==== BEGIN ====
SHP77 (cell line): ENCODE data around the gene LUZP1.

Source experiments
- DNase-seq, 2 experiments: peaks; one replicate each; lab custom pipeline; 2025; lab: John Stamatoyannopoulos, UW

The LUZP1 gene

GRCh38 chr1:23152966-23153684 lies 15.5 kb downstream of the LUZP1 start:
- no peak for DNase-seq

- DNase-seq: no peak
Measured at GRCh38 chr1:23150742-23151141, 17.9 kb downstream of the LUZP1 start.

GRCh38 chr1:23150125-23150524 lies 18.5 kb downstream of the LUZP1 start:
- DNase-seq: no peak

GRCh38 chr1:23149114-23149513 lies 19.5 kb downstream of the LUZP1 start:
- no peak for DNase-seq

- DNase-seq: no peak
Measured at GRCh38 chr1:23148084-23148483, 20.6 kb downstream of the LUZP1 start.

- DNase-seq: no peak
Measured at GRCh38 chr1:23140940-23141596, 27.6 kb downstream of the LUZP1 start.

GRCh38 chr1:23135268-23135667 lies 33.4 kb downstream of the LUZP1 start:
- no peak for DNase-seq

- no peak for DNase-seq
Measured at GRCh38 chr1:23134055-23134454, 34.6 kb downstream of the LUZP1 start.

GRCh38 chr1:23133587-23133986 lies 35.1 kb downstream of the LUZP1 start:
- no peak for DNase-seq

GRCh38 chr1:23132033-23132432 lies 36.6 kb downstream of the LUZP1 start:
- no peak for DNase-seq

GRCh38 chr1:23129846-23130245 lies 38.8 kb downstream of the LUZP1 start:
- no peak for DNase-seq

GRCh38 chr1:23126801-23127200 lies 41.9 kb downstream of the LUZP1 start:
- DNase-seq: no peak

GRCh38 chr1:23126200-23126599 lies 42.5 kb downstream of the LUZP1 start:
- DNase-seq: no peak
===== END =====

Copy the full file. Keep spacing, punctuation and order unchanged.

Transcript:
SHP77 (cell line): ENCODE data around the gene LUZP1.

Source experiments
- DNase-seq, 2 experiments: peaks; one replicate each; lab custom pipeline; 2025; lab: John Stamatoyannopoulos, UW

The LUZP1 gene

GRCh38 chr1:23152966-23153684 lies 15.5 kb downstream of the LUZP1 start:
- no peak for DNase-seq

- DNase-seq: no peak
Measured at GRCh38 chr1:23150742-23151141, 17.9 kb downstream of the LUZP1 start.

GRCh38 chr1:23150125-23150524 lies 18.5 kb downstream of the LUZP1 start:
- DNase-seq: no peak

GRCh38 chr1:23149114-23149513 lies 19.5 kb downstream of the LUZP1 start:
- no peak for DNase-seq

- DNase-seq: no peak
Measured at GRCh38 chr1:23148084-23148483, 20.6 kb downstream of the LUZP1 start.

- DNase-seq: no peak
Measured at GRCh38 chr1:23140940-23141596, 27.6 kb downstream of the LUZP1 start.

GRCh38 chr1:23135268-23135667 lies 33.4 kb downstream of the LUZP1 start:
- no peak for DNase-seq

- no peak for DNase-seq
Measured at GRCh38 chr1:23134055-23134454, 34.6 kb downstream of the LUZP1 start.

GRCh38 chr1:23133587-23133986 lies 35.1 kb downstream of the LUZP1 start:
- no peak for DNase-seq

GRCh38 chr1:23132033-23132432 lies 36.6 kb downstream of the LUZP1 start:
- no peak for DNase-seq

GRCh38 chr1:23129846-23130245 lies 38.8 kb downstream of the LUZP1 start:
- no peak for DNase-seq

GRCh38 chr1:23126801-23127200 lies 41.9 kb downstream of the LUZP1 start:
- DNase-seq: no peak

GRCh38 chr1:23126200-23126599 lies 42.5 kb downstream of the LUZP1 start:
- DNase-seq: no peak